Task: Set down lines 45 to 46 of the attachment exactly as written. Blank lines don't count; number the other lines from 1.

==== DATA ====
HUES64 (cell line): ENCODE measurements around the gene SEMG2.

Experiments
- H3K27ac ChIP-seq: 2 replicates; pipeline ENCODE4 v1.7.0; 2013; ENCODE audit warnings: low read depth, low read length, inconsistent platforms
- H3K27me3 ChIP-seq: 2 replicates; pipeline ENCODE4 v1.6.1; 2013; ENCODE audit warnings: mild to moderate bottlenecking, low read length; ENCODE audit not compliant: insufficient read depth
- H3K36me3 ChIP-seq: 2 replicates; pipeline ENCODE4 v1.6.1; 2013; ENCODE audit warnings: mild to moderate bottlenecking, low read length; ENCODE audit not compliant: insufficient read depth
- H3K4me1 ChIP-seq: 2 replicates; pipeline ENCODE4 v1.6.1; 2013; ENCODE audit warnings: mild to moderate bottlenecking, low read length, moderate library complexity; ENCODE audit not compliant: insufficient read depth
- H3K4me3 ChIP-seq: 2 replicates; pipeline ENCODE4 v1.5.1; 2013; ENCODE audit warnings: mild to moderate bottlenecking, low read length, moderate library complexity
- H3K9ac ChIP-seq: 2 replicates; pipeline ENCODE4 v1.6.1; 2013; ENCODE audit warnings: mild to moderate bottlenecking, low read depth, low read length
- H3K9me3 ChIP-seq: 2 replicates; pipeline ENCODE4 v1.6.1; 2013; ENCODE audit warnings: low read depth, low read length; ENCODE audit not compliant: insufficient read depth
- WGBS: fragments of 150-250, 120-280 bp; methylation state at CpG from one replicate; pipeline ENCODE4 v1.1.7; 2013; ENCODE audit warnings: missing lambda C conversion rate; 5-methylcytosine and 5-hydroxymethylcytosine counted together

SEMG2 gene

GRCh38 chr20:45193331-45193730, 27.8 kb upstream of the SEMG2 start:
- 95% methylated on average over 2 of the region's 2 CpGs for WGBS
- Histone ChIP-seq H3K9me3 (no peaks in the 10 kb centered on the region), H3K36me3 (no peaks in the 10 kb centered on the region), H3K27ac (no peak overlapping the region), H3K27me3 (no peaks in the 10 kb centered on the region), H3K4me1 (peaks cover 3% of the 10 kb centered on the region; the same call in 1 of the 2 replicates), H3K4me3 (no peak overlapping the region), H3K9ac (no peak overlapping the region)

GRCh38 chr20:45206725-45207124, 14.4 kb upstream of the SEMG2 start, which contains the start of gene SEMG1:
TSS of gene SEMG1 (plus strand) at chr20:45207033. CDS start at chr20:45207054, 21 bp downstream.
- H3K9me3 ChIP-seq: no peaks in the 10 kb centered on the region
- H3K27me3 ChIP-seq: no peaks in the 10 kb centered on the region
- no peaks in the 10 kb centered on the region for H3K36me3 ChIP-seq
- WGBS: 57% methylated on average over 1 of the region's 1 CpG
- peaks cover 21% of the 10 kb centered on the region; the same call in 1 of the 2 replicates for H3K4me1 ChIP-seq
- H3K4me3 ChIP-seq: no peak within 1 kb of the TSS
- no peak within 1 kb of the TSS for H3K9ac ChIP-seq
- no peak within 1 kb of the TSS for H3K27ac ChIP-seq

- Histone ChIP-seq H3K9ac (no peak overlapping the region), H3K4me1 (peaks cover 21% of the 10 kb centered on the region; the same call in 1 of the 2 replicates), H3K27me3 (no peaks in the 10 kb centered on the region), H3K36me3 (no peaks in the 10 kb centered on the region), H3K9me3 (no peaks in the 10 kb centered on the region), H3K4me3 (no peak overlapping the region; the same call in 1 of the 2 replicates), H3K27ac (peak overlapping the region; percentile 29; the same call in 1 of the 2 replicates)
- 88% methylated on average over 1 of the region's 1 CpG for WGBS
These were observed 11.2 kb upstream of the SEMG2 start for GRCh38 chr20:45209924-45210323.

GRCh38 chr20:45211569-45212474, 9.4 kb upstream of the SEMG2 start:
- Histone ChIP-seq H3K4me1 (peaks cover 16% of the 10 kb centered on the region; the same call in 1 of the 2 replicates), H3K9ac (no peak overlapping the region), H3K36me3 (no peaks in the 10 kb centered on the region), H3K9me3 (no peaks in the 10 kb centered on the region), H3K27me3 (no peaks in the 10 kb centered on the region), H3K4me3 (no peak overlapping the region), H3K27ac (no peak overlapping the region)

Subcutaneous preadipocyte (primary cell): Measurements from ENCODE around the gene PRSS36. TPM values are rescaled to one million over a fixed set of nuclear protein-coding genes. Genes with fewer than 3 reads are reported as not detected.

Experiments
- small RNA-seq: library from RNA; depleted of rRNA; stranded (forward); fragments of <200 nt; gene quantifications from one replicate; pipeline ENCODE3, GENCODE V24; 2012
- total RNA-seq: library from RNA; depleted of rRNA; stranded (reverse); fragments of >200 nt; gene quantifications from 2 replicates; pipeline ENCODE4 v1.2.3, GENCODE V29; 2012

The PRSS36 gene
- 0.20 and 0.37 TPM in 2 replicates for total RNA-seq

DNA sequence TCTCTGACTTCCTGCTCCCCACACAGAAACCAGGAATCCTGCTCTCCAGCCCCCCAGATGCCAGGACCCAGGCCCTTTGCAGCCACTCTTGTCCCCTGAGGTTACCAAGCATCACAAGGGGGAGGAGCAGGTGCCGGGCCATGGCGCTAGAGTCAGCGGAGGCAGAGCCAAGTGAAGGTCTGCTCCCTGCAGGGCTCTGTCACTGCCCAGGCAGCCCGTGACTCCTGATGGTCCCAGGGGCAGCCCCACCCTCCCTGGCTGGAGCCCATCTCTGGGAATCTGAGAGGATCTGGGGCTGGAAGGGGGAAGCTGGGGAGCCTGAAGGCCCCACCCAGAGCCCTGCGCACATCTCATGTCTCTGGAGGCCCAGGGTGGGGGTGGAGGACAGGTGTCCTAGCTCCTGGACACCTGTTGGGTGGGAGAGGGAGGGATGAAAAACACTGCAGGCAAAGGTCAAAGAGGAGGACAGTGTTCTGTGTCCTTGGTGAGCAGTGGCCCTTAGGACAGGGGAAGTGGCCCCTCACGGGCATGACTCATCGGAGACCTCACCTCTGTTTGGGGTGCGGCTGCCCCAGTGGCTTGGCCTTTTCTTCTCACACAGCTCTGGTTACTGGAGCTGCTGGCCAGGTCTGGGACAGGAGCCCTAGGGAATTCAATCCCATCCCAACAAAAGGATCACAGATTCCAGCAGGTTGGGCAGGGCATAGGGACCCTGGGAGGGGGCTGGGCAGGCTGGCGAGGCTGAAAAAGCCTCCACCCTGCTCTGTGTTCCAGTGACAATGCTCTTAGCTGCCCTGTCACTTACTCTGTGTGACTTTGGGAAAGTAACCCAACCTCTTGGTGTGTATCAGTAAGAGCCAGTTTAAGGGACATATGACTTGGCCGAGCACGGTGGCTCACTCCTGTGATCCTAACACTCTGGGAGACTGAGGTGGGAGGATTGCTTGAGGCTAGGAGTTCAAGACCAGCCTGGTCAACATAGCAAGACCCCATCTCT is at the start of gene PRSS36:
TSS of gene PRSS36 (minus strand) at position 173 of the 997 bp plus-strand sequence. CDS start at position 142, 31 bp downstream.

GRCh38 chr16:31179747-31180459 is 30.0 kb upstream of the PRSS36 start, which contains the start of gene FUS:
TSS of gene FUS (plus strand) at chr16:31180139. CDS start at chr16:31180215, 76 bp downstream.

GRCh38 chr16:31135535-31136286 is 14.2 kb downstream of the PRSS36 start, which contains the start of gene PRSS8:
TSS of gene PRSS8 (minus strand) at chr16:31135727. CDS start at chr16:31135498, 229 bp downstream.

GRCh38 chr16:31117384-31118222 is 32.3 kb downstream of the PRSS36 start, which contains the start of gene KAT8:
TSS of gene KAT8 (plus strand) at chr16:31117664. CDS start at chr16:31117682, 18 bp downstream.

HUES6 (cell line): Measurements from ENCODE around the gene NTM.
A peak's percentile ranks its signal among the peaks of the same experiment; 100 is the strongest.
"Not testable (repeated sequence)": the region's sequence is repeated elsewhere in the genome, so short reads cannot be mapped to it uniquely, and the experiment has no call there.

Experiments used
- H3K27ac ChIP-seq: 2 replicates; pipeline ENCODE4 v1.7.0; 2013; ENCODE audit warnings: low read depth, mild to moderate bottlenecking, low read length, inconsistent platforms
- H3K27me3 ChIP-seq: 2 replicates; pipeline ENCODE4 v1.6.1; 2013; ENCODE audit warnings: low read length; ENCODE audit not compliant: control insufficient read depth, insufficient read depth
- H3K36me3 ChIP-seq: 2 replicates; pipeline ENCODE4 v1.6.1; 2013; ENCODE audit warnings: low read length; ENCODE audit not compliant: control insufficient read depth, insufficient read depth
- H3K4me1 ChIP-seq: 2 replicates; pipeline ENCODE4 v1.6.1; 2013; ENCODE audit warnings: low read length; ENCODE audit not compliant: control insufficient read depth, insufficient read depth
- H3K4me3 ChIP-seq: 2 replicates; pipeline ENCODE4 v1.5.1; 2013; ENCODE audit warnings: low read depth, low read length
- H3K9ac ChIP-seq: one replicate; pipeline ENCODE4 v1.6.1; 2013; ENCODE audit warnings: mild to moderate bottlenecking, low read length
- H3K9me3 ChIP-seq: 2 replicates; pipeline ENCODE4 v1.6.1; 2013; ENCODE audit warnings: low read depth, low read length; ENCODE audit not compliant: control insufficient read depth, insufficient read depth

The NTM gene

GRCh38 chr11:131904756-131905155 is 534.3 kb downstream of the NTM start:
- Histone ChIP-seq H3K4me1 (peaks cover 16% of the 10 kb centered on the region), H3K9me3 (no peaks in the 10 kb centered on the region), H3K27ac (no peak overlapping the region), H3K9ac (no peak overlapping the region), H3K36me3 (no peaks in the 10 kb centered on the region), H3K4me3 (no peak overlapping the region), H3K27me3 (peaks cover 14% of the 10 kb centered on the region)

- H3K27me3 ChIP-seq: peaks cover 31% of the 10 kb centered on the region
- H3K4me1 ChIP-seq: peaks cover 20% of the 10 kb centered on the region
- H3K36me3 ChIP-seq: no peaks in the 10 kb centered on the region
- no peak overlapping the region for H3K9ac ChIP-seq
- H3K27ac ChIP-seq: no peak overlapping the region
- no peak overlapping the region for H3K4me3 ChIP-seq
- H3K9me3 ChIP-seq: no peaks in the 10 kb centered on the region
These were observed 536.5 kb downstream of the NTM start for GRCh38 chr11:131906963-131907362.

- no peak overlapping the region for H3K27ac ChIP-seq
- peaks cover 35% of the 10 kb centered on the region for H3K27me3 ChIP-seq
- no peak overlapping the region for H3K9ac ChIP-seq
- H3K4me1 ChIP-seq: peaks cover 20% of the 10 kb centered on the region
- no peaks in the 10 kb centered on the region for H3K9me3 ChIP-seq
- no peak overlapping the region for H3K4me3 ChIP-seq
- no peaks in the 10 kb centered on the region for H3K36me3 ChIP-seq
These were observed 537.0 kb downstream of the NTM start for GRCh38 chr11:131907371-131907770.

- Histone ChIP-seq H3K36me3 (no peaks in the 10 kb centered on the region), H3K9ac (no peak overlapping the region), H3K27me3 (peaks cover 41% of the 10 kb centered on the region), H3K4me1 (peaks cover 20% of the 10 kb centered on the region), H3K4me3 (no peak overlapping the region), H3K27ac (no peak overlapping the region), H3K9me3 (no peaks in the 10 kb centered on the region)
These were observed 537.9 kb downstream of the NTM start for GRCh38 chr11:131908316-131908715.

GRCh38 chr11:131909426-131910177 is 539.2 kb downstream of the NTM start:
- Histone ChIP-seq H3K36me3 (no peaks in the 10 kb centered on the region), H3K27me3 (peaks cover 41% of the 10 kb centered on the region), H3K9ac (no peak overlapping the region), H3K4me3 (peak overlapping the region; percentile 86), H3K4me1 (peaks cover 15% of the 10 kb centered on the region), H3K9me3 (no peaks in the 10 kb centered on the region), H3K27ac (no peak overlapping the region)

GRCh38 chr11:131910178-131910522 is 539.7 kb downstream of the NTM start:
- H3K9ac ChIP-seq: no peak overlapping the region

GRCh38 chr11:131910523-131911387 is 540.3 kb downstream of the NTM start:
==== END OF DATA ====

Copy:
A peak's percentile ranks its signal among the peaks of the same experiment; 100 is the strongest.
"Not testable (repeated sequence)": the region's sequence is repeated elsewhere in the genome, so short reads cannot be mapped to it uniquely, and the experiment has no call there.